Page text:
I wonder how valid it would be for newarray and anewarray to return the same object if an attempt is made to allocate an array of zero length for a given class.


Time to start delving into the native code generation and SSA stuff since I will need that for the invocation of methods. The first thing I will do is the native compiler core so that the code generator and parsers are in separated parts along with the personalities split apart.


Ok so as I have stated on the 20th of this month, the SSA and basic block layout will remain simple so that although it would not heavily be that optimized it should result in faster JITs for much weaker systems. The resulting code should be smaller and faster than a literal pure interpreter translation of the byte code. In essence, SSA will only be really performed within the internals of the basic block rather than the entire method. So to keep things simple, writes to locals will always be performed and basic blocks will start on methods. So the instruction before the method is called, if anything is on the stack it is calculated and stored into variables. Then at the start of the new block which has the method call, the arguments are passed around to the sub-method and existing stack storage places are ignored. Also, getting and putting of fields will be the start of basic blocks also. Also, any jump target is the start of a basic block. An exception for getting of a field that is not the start of a basic block will be one which is final and has a constant value assigned to it. That will just use the given value of the field as a temporary, however this might not always be possible for instances. I can also perform basic optimization with locals. For example if a local is pushed to the stack and it is checked for null or an array operation is performed then its length is "known" or it is null/not-null. So this means that in addition to jump targets, I need to consider local variable sets. If a local variable is set by any instruction then it cannot use a global cached state. For example, the input of a method, the local variable for this if not changed by the method it will be known that it is always non-null so it will be flagged as such. However if the given parameter is changed, then it will be null checked in each basic block. The resulting SSA would not produce the fastest code, but the code generator should run fast and not use that much memory when generating code.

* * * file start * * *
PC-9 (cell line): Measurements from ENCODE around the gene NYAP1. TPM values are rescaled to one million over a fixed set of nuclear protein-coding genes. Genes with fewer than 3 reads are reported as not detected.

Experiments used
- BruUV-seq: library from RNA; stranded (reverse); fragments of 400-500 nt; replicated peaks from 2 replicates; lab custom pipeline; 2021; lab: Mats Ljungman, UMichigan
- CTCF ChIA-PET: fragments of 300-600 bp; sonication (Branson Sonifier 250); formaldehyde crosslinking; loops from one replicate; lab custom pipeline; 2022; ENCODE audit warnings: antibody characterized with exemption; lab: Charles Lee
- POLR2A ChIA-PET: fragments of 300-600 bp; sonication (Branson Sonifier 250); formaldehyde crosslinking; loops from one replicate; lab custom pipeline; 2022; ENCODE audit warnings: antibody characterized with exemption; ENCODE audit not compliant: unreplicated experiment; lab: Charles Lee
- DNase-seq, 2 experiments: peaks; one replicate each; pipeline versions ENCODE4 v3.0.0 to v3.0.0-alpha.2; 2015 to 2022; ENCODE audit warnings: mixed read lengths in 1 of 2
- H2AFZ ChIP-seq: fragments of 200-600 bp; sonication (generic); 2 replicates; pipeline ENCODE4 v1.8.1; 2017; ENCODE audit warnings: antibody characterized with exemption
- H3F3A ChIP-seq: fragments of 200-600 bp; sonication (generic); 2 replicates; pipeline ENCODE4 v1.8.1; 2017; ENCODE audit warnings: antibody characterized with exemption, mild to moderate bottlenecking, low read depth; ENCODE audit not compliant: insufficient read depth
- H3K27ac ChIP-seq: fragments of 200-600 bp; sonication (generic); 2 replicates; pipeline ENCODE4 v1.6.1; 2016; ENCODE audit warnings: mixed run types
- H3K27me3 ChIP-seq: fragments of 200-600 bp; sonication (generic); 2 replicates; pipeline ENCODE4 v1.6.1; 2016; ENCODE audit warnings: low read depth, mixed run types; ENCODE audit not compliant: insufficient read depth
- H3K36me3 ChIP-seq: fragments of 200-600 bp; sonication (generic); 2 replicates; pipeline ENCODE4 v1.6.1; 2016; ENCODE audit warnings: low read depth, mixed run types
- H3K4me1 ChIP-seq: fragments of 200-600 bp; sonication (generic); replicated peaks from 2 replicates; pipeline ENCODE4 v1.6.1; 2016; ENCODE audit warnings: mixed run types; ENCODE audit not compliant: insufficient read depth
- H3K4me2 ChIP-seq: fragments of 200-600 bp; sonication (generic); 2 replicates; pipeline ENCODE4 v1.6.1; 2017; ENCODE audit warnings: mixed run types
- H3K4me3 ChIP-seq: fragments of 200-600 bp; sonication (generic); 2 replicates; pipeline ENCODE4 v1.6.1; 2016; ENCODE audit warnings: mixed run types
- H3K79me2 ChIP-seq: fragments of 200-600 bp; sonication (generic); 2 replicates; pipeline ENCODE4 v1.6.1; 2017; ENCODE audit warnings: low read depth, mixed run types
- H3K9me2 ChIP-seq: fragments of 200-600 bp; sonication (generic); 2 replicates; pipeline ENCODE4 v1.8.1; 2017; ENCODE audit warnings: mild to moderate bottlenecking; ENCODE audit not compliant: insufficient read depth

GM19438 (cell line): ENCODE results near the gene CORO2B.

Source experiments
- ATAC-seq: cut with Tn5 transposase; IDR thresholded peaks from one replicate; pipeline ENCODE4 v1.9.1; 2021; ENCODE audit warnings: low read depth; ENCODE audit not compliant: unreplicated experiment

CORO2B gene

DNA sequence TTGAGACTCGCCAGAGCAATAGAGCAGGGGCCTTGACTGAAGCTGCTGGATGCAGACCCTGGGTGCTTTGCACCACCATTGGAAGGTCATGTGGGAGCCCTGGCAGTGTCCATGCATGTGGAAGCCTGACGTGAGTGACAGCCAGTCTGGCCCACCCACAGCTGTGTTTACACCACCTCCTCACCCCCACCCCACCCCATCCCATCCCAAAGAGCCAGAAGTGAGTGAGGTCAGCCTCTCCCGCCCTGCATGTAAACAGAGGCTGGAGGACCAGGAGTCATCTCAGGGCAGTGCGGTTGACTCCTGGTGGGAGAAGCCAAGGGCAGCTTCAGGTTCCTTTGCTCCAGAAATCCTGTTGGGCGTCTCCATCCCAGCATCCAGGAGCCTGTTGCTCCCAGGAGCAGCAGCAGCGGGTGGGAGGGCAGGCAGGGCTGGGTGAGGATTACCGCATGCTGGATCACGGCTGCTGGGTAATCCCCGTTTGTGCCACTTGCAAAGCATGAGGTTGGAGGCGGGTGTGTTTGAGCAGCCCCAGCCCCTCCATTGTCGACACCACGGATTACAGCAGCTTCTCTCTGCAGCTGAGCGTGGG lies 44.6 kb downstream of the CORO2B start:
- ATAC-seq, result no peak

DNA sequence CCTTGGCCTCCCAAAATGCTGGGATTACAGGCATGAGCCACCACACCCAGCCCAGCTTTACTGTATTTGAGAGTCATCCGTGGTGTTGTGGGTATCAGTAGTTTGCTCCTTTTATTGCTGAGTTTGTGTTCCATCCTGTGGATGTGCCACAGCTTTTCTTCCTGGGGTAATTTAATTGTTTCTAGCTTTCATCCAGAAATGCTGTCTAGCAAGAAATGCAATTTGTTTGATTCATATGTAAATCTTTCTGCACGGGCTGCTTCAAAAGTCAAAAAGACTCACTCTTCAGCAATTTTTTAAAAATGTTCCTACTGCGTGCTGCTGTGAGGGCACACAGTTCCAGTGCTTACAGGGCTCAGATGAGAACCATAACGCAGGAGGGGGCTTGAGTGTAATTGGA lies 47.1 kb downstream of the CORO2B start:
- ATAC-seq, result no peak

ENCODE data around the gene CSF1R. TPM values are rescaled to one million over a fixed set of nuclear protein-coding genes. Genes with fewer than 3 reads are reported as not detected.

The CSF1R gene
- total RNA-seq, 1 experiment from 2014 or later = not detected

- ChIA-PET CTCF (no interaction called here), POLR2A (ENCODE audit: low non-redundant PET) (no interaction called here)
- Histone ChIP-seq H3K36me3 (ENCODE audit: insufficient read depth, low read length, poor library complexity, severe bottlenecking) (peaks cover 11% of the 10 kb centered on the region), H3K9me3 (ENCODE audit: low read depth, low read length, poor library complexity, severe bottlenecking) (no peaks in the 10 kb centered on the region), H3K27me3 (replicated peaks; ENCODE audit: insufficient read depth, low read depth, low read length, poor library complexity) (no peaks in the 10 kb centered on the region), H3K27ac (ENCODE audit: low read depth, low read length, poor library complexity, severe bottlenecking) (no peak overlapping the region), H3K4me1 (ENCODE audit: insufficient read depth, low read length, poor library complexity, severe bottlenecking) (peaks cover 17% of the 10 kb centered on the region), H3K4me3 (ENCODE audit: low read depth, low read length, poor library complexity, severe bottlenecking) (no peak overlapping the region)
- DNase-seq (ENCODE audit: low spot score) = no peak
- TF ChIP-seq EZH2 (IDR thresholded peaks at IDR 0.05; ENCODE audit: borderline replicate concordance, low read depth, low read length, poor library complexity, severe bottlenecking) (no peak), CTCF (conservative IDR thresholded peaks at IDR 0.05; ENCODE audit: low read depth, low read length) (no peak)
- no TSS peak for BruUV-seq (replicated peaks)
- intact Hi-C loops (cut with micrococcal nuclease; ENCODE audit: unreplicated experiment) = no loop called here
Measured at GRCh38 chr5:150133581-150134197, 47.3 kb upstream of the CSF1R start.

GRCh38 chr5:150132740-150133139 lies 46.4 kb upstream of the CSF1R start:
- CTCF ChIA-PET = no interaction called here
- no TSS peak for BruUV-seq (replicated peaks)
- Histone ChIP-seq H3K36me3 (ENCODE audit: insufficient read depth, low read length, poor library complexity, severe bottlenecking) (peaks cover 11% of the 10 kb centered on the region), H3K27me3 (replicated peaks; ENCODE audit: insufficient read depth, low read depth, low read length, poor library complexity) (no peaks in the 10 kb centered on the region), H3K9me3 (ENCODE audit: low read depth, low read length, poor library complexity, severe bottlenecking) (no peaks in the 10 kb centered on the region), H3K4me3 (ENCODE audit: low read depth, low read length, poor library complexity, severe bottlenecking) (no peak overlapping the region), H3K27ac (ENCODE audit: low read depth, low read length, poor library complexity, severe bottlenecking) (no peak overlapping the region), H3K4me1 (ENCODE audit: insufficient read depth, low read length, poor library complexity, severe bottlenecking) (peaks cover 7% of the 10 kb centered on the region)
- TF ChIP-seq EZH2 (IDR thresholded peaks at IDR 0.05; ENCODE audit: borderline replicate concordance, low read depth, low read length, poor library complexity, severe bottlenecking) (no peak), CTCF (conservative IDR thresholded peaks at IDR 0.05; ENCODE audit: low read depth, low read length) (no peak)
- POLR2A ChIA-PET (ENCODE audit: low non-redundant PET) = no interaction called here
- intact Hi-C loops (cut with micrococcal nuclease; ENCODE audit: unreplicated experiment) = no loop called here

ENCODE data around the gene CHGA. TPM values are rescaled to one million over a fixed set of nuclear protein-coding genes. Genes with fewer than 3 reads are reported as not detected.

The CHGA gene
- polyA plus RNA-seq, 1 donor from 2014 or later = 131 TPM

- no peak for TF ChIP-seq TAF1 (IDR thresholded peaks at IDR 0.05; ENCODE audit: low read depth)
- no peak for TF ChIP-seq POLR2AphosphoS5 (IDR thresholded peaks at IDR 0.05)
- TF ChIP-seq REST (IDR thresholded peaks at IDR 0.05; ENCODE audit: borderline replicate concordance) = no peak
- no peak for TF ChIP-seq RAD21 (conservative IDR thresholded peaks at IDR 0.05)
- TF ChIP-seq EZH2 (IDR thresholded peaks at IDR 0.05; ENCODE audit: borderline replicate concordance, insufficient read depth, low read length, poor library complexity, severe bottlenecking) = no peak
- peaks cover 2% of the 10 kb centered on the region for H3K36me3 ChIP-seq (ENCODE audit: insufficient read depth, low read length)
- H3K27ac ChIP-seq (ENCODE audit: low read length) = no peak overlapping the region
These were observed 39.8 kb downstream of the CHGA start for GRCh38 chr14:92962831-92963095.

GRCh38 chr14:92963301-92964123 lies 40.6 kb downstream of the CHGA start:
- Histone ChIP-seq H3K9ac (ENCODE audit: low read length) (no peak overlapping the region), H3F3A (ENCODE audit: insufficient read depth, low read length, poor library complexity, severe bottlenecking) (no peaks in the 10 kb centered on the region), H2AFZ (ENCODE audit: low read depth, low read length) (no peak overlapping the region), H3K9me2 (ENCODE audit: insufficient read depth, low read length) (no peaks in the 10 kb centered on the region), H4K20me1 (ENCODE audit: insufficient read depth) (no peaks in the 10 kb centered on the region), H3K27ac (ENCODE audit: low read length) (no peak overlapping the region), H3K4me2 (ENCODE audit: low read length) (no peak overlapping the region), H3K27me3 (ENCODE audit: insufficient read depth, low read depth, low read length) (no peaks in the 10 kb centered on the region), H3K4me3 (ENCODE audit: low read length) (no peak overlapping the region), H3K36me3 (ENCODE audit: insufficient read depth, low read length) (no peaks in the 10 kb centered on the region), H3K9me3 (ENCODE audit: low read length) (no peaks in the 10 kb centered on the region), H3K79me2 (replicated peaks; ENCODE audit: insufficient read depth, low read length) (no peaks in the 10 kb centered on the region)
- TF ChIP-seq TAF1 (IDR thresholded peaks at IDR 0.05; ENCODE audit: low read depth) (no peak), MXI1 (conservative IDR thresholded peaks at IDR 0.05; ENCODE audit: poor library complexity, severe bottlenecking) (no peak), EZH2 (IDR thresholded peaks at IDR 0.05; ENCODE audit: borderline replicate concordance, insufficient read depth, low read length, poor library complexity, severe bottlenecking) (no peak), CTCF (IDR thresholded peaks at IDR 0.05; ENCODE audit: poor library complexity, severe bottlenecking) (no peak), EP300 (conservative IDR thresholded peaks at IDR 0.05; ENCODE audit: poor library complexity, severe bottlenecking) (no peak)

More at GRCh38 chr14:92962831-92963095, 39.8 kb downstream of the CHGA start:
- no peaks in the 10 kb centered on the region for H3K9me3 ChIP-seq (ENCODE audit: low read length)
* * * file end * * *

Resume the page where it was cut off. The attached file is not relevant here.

Actually, not too sure if this would even be SSA.


It would be somewhat SSA inspired however.


When the sorting algorithms are implemented, there will quite literally be quite a number of duplicate code which does similar things when sorting.


However, if I choose merge sort then the sort of an array can just recursively call itself. That is, it would split as small as possible and then call the from index and to index variant to sort the internal section. There would be function all overhead, especially with very large arrays however. It would be possible that there would not be enough stack space to call that many sub-iterations of it.